NIC welding student performs oxy-gouging to remove the backing bar while preparing for a weldment for bend testing.

Strong demand for metal workers on north Vancouver Island

North Island College grads reaping the benefits

North Island College welding grads are in demand in shops across the North Island.

Just ask Brayden Austin. He began training for a career in welding as a Grade 12 Youth in Trades (formerly ACE-IT) student. Three years later, he is working full time at D&D Services Welding & Fabricating and preparing to write his Interprovincial Red Seal exam.

Austin’s co-worker, fellow NIC welding alumnus Ryan Ware, was working as a general labourer and doing cabinetry work in Vancouver before deciding to move back to his hometown of Courtenay and pursue studies in metalwork.

“As soon as I started it, I fell in love with it,” said Ware. “It’s an awesome program with awesome teachers. I learned a huge amount.”

Like Austin, Ware enjoys the variety of work the most. A typical day could include fixing an aluminum boat, making guardrails for barges, or repairing farm equipment.

“One of the first things we did when I came here was a conveyor belt for a cranberry farm,” Ware said. “There’s something different every day.”

Austin and Ware’s boss, Dan Dilks, said he looks for well-rounded employees for his business, which does everything from marine and aquaculture welding to structural steel and equipment repair work.

Other local tradespeople who have hired NIC graduates say local roots and a positive work ethic can make all the difference.

Tyrone Monteith, project manager and health and safety co-ordinator for Ocean Pacific Marine, said demand for qualified welders can ebb and flow depending on the season. But employment for welders in the marine industry is “only getting busier,” and the company is always on the lookout for new talent.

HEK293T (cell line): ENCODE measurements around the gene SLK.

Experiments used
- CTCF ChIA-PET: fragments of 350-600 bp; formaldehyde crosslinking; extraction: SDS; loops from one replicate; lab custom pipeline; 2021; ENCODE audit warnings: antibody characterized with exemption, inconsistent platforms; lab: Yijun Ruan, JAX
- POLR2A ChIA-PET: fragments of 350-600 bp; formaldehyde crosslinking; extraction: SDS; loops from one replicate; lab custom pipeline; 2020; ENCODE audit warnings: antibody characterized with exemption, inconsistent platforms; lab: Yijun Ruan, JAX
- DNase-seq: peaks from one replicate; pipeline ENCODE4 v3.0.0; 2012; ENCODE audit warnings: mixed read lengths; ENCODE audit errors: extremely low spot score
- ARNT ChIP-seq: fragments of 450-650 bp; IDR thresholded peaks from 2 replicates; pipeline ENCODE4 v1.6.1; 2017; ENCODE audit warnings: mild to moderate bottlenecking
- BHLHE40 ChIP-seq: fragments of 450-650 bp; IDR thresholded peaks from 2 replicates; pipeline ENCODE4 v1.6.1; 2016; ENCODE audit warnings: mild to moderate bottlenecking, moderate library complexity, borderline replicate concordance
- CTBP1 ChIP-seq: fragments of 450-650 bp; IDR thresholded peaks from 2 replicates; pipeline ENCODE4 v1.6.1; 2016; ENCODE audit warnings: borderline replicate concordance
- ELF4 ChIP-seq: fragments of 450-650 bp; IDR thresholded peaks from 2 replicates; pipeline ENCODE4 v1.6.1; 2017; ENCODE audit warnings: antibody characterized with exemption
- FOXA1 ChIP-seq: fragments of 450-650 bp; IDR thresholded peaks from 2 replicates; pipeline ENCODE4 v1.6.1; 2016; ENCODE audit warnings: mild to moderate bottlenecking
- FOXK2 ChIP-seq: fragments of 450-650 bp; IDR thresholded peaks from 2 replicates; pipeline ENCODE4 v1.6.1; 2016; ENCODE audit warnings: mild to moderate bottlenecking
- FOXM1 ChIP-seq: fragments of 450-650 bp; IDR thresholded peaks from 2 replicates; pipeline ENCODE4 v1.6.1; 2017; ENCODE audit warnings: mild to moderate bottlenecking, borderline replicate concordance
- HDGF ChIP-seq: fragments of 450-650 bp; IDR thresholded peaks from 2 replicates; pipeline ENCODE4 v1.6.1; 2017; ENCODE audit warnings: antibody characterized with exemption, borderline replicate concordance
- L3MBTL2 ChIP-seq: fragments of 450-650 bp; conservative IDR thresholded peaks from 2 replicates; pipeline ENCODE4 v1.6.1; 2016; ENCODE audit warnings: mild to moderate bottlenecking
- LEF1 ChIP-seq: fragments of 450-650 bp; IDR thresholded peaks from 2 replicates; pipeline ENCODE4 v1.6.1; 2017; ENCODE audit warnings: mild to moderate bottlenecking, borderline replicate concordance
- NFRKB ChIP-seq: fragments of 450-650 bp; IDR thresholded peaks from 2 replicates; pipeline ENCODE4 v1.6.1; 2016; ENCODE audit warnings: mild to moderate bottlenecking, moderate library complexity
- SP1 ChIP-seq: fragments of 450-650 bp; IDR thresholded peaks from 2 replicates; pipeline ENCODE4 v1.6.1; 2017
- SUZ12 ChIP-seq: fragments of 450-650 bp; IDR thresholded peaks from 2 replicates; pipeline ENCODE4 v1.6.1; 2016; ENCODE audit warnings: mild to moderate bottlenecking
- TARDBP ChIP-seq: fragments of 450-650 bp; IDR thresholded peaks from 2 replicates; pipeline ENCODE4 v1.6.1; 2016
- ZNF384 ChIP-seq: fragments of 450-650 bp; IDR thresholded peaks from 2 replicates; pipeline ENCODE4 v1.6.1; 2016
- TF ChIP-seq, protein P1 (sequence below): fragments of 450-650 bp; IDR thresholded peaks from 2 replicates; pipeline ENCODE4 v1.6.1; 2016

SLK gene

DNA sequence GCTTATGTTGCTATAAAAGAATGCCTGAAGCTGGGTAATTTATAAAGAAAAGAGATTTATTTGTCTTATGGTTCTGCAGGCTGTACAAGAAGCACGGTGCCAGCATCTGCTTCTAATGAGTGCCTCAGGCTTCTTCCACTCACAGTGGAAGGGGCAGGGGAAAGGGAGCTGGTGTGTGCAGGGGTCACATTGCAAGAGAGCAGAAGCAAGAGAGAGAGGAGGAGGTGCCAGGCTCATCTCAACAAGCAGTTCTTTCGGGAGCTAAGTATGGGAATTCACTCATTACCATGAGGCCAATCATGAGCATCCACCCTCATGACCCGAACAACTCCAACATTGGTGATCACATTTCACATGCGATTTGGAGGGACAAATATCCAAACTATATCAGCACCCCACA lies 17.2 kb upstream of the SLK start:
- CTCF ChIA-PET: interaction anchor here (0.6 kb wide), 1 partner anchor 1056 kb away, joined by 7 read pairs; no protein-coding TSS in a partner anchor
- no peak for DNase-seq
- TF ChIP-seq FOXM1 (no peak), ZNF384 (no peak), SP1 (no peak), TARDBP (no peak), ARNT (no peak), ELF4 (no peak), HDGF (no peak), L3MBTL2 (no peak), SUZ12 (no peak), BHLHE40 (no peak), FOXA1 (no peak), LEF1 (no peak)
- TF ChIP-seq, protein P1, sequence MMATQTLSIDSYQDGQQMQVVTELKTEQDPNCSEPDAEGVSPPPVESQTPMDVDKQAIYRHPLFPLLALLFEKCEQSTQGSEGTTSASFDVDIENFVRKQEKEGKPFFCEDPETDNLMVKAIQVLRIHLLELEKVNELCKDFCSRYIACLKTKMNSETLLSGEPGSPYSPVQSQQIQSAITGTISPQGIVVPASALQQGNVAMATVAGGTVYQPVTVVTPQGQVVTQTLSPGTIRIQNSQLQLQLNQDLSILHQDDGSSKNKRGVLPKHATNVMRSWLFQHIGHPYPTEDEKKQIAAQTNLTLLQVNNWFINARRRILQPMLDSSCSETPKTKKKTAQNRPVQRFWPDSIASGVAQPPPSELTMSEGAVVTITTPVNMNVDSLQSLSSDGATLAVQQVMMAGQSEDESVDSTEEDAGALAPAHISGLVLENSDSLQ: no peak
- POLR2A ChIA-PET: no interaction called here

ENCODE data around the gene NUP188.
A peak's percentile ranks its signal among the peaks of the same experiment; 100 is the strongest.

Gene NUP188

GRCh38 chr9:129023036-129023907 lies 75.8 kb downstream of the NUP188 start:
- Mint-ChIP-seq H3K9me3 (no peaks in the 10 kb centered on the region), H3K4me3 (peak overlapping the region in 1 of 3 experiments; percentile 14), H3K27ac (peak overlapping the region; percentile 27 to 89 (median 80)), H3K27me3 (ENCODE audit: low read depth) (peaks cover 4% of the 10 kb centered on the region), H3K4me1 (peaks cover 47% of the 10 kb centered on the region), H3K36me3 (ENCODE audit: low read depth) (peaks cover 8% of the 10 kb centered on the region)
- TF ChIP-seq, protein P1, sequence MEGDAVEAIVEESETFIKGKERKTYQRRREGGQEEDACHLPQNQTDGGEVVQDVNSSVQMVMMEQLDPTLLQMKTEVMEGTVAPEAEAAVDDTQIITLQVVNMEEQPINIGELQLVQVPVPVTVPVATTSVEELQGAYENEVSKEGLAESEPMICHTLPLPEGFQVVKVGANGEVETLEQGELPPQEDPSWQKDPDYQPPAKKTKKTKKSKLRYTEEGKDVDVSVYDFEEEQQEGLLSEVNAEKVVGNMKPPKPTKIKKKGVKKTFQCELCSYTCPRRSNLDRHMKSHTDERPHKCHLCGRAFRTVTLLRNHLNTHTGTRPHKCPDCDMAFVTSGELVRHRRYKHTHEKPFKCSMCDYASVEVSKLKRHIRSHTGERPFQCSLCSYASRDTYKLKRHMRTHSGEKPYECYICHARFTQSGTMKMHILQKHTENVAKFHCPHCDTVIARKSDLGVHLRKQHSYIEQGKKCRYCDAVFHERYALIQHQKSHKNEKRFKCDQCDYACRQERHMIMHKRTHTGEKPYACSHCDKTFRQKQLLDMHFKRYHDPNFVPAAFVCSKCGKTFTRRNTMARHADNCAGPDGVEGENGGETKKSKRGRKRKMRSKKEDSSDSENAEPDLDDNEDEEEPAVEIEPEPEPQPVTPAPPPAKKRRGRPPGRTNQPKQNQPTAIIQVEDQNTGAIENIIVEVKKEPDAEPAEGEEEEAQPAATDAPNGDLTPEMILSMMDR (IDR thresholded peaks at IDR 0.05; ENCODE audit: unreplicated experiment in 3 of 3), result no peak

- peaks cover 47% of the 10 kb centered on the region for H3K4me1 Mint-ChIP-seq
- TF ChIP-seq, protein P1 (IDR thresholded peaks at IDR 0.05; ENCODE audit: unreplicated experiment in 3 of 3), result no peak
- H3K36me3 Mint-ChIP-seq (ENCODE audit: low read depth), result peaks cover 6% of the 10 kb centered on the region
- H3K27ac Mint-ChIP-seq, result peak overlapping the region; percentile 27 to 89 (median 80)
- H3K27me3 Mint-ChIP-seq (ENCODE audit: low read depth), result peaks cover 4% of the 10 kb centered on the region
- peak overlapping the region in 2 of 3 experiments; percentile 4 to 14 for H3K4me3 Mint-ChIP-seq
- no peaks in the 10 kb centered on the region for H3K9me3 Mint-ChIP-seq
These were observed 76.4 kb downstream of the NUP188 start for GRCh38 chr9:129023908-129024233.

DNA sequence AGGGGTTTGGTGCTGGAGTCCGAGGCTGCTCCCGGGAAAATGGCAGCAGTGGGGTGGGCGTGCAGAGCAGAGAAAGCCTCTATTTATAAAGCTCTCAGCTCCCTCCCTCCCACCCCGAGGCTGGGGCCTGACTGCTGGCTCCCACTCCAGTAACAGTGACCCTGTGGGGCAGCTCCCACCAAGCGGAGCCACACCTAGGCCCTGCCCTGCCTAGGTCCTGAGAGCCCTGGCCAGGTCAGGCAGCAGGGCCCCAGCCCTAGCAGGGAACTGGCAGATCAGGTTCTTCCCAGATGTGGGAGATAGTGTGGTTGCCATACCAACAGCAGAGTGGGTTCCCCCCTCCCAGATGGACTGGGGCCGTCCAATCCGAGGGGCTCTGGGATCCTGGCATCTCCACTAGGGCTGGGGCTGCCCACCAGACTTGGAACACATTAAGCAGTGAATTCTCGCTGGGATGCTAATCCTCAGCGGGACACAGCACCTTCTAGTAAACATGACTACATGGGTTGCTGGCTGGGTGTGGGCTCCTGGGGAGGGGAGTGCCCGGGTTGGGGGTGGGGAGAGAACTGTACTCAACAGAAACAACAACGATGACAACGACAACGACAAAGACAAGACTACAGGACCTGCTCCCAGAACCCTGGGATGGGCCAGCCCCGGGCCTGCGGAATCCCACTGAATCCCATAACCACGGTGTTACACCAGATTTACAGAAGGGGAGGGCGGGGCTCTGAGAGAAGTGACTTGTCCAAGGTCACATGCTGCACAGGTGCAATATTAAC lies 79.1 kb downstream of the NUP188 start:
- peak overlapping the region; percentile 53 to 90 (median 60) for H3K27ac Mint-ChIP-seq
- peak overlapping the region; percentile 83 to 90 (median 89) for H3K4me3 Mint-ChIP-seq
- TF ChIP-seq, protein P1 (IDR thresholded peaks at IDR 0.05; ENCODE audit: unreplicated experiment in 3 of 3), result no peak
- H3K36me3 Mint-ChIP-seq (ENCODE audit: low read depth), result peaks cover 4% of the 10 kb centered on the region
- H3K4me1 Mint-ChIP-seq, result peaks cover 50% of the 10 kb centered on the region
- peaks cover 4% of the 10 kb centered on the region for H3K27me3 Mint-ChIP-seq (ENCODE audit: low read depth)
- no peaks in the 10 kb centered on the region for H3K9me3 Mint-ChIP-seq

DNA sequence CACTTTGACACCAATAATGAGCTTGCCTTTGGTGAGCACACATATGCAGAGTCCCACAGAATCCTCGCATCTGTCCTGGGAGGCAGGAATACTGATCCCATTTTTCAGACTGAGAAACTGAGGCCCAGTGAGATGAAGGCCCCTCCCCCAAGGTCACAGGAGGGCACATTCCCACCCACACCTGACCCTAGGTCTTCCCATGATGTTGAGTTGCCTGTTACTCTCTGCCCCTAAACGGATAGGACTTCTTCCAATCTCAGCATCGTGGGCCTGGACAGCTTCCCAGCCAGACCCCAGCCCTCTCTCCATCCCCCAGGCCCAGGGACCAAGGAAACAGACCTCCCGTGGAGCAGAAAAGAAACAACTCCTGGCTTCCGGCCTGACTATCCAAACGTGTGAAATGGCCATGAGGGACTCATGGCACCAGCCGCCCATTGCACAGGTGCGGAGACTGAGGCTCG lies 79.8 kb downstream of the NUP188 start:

“If you have the right skills and the right attitude, we’ll even go so far as to create work over the winter so as not to lose someone,” said Monteith.

The BC Labour Market Outlook 2017 Edition expects 2,800 new jobs for welders and related machine operators to open up in the next 10 years.

“If you have an A-game attitude, you can go anywhere,” said NIC instructor Ross Holden.

“Welding training opens doors to a very interesting and lucrative career. Welding can be an excellent stepping stone to lots of career paths, like metal fabrication, welding inspection and supervision, teaching or owning your own business. Once you have your training, there are plenty of options to explore.”

Visit www.nic.bc.ca/trades for more information on welding and other trade programs at NIC.

Just Posted

UPDATED: Oak Bay father takes stand, denies killing young daughters

Andrew Berry has plead not guilty to the December 2017 deaths of his two daughters

Relative of man found dead in Saanich says he was missing for years

RCMP and a private detective had been searching for him since 2012

Stranded hikers rescued by helicopter from North Island mountainside

Campbell River Search and Rescue used hoist operation to safely rescue trio near Woss

Coroner’s inquest into fatal police shooting in Port Hardy begins in Campbell River

James Reginald Butters, 24, killed in 2015 after RCMP responded to call of male uttering threats

Duncan woman thought she’d die trapped in hot backyard shed

Jessica McCauley kept her cool and escaped after her toddler locked her in

VIDEO: Title of 25th Bond movie is ‘No Time to Die’

The film is set to be released in April 2020

Counterfeit $100s circulating in Greater Victoria

Saanich police say several fake bills have been reported

Island manslaughter suspect found not guilty in Supreme Court

Court accepts accused’s argument of self-defence for 2017 incident in Courtenay

Retired B.C. fisherman wins record $60M Lotto Max jackpot

Joseph Katalinic won the biggest Lotto Max prize ever awarded

Victoria man charged with abducting autistic four-year-old daughter to Indonesia

Brent Erskine appeared in court in Victoria on Tuesday

Warrant issued for man involved in machete incident near Nanaimo’s tent city last year

William Robert Francis Carrigan failed to appear in provincial court in Nanaimo on Tuesday

New study suggests autism overdiagnosed: Canadian expert

Laurent Mottron: ‘Autistic people we test now are less and less different than typical people’

Rosemount cooked diced chicken linked to listeria case in B.C.

The symptoms of listeria include vomiting, nausea, fever, muscle aches

Vancouver Island poet writes over Shakespeare

Sonnet L’Abbé explores colonial thought by superimposing her own poems over the sonnets of the Bard

Most Read